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How a Fort Greene Class is Using Dance to Alleviate Parkinson’s Disease

Dance for PD allows Brooklynites living with Parkinson’s to connect not only with friends, but with their own bodies.
Mark Morris Dance Group studio. Photo: Katey St. John for BK Reader.

Within the mirrored walls of the Mark Morris Dance Group studio in Fort Greene, Brooklynites living with Parkinson’s disease (PD) gather to move their bodies, shed their illness-based identities and lean on their community.

The initiative is called Dance For PD.

“It’s a safe space, but it’s also an artistic space,” said Julie Worden, an instructor for Dance for PD.

Using Morris’ choreography, the class formulates different routines that encourage dancers to improvise and make the movements their own. Many of these movements are based on real tasks like a sweeping bow to pick up an imagined flower from the ground.

“They're using the repertory as a starting point, but then they're building on their own story, their own physical expression,” said David Leventhal, Dance for PD’s program director and first dance instructor.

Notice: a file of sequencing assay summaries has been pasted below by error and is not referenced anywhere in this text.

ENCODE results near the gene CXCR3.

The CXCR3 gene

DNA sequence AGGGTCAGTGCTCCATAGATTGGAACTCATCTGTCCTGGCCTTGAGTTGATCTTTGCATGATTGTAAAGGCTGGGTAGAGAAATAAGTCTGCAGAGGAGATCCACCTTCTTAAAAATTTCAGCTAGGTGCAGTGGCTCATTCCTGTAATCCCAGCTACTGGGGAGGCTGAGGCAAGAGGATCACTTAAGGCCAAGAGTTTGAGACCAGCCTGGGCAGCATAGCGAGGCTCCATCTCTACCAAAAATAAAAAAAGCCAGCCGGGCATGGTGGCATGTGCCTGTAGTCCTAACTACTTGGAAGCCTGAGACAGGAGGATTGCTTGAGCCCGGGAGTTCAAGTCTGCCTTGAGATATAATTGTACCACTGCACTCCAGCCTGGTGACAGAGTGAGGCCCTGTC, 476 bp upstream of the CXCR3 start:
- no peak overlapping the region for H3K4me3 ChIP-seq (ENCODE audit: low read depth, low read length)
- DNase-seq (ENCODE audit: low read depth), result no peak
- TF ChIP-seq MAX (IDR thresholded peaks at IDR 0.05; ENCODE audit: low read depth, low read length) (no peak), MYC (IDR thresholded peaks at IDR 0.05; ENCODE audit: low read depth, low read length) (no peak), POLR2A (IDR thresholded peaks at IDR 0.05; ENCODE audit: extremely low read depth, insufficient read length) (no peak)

Participants move to the sound of live piano music played by Yukiko Konishi during the class that BK Reader visited. The songs crescendo and wane with the energy of the dancers' movements.

Parkinson’s disease causes muscles to struggle to follow commands from the brain and causes limbs to become stiff. Aside from medication, exercise and movement provide another effective way to alleviate the creeping symptoms of the disease. Dance proves an especially effective form of exercise, since it engages both the brain and the body, forcing these estranged parts to work together again.

On top of the physical benefits, the class creates a nurturing space for people with PD to socialize and bond over their shared experiences.

“Makes me feel more connected,” said Robert, one of the dance participants. “When we come to dance, we're among our friends.”

Since its inception in 2001, Dance for PD has expanded into New York's five boroughs, across more than 300 communities and to 28 countries. Between different parts of the world, the imprint of community becomes visible through the dances and styles of the class.  

“Each location starts to create its own culture,” Leventhal said. “The version that you get in Brooklyn is unique to Brooklyn."


Katey St. John

About the Author: Katey St. John

Katey St John is a journalist, documentary filmmaker, activist, and baker whose passions lie where food and sustainability intersect.
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